Judge brings at-risk kids to tears with her emotional message in viral video

Superior Court Judge Verda Colvin of the Macon Judicial Circuit delivered a strong and powerful message to at-risk youngsters at a courtroom.

In the video that the Bibb County Sheriff’s Office uploaded to Facebook, Colvin appeared wearing a black robe while talking to several participants who couldn't hold back tears during the judge’s speech.

When the viral clip started, Colvin unfolded a body bag in front of the youngsters and told them that they must stop acting as if they were trash or they could end up in one of those.

To make everything more dramatic yet real, she pointed out that the only way somebody would know them was by reading the name tag at the edge of the body bag.

Source: Facebook/Bibb County Sheriff's Office

Source: Facebook/Bibb County Sheriff's Office

That initiative was part of the Bibb County Sheriff’s Office “Consider the Consequences” program. The people in the courtroom had been involved in property damage, stealing cars, and smoking marijuana.

Source: Facebook/Bibb County Sheriff's Office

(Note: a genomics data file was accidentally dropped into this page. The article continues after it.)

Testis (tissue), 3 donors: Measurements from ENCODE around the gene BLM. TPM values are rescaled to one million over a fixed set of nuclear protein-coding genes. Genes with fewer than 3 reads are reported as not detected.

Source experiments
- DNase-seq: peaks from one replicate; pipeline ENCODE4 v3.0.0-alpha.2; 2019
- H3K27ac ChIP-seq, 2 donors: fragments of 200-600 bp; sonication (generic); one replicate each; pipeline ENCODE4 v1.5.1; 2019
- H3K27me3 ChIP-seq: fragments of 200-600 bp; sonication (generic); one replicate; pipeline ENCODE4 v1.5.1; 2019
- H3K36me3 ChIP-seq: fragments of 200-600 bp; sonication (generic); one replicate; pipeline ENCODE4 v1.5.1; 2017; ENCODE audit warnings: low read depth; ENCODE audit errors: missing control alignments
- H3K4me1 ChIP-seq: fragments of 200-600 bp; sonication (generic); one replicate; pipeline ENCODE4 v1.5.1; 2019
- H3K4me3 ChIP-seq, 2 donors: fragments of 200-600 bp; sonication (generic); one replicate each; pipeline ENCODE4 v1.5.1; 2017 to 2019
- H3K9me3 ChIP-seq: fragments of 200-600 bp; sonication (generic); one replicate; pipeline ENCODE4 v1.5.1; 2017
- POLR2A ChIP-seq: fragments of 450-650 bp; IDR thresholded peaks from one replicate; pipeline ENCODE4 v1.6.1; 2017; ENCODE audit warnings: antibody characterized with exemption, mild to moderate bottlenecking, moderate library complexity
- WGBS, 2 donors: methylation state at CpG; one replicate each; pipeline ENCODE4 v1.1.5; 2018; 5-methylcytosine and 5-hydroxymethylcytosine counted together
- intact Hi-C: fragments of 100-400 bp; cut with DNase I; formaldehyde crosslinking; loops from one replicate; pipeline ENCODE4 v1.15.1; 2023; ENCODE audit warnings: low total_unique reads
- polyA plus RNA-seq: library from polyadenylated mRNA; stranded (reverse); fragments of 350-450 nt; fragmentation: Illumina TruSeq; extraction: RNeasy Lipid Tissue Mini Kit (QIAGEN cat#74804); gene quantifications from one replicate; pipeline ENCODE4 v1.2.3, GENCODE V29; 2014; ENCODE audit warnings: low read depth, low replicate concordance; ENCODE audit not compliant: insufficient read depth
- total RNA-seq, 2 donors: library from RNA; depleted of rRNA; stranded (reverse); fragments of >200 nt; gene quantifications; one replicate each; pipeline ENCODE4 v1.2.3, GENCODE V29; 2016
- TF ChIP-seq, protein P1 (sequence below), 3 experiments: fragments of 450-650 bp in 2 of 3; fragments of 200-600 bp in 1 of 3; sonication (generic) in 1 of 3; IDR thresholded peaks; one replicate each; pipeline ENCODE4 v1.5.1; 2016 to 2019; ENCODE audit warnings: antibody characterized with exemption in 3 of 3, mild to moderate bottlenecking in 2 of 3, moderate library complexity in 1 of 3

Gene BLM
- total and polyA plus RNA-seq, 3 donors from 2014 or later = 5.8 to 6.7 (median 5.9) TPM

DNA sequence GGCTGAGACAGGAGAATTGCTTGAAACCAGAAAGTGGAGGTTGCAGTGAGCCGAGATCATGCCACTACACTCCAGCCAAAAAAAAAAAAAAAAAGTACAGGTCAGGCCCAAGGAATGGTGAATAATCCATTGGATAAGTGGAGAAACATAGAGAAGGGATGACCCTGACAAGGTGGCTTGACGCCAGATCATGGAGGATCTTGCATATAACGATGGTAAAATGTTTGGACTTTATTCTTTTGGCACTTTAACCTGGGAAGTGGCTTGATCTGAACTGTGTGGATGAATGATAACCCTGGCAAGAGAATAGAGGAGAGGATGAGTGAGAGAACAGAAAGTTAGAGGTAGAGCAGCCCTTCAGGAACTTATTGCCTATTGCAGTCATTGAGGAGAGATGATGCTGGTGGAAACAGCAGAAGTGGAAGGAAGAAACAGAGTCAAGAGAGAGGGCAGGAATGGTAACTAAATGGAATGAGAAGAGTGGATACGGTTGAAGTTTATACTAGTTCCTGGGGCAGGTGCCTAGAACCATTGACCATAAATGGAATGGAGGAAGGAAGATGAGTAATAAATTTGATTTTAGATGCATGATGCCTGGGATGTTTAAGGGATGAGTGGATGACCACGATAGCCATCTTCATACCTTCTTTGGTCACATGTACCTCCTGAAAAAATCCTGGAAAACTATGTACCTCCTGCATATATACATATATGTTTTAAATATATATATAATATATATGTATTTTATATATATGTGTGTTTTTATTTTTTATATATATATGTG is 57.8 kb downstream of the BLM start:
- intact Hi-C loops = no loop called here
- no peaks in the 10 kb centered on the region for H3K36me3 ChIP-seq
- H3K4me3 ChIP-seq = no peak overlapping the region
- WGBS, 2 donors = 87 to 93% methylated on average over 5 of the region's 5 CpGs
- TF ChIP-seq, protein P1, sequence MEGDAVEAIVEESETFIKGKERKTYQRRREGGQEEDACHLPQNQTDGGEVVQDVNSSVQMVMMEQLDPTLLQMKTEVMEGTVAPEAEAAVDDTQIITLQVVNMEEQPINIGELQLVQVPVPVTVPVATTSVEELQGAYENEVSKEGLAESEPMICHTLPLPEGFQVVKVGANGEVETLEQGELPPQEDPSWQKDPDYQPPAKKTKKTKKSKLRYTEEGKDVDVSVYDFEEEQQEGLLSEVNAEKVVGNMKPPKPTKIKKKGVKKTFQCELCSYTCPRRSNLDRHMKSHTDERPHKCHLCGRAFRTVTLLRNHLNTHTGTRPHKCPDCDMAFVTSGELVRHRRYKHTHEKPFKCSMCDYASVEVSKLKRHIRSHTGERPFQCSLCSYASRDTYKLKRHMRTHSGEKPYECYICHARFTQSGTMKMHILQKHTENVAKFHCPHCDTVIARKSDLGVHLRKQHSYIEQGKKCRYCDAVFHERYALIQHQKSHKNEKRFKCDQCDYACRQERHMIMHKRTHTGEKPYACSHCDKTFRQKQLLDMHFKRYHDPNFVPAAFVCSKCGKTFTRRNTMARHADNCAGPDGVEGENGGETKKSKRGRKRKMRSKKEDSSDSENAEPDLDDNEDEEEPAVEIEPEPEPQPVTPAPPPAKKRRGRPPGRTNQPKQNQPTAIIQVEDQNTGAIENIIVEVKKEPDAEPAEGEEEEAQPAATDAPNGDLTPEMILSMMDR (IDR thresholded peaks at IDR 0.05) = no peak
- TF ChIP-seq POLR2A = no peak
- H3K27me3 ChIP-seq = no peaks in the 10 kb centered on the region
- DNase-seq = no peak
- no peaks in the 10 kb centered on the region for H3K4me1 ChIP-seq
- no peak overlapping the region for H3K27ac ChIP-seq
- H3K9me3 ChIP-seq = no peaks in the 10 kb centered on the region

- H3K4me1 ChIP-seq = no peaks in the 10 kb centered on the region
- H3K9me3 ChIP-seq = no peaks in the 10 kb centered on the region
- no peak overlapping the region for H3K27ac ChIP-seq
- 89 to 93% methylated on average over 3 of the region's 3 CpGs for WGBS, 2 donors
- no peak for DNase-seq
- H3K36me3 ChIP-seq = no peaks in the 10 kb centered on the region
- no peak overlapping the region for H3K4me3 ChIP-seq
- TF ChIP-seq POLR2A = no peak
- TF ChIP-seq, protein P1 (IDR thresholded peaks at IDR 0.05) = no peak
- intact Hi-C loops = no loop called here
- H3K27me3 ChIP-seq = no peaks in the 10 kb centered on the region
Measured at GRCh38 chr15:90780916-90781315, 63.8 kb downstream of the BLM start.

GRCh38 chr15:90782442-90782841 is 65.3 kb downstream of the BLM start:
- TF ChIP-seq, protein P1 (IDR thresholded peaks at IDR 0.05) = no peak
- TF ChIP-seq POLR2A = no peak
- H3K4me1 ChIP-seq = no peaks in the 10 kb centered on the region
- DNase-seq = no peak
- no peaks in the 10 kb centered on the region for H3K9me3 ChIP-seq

Source: Facebook/Bibb County Sheriff's Office

“I am so tired of seeing people who look like you, and I (African-American) come into my courtroom, and I have to sentence them to prison. And then you hear the fussing on TV about African-Americans being in the prison system. Well guess what, if you don’t do what it takes to go there, you won’t be a part of it,” said Colvin.

Source: Facebook/Bibb County Sheriff's Office

Source: Facebook/Bibb County Sheriff's Office

The judge added that even though she didn’t know them personally, she loved them, which was why she didn’t want to have to sentence them as adults at the age of 17 adding that, if they don’t change their behavior, they will spend a long time in jail.

While Colvin was part of that good program, other judges, like John Russo on the Common Pleas Court in Cleveland, received backlash after he ordered a deputy to duct-tape the mouth of a defendant.

Franklyn Williams was surrounded by his attorneys and a couple of officers during his trial. However, he wouldn’t stop talking or having outbursts while court proceedings, so Russo said that if he didn’t shut his mouth, he would duct-tape it.

Williams kept talking, and Russo gave the order. The clip showed how six officers approached him. When Williams tried to stand up, one of them held him tight and sat him back in his char. Then, the deputy used a red duct-tape to shut his mouth.

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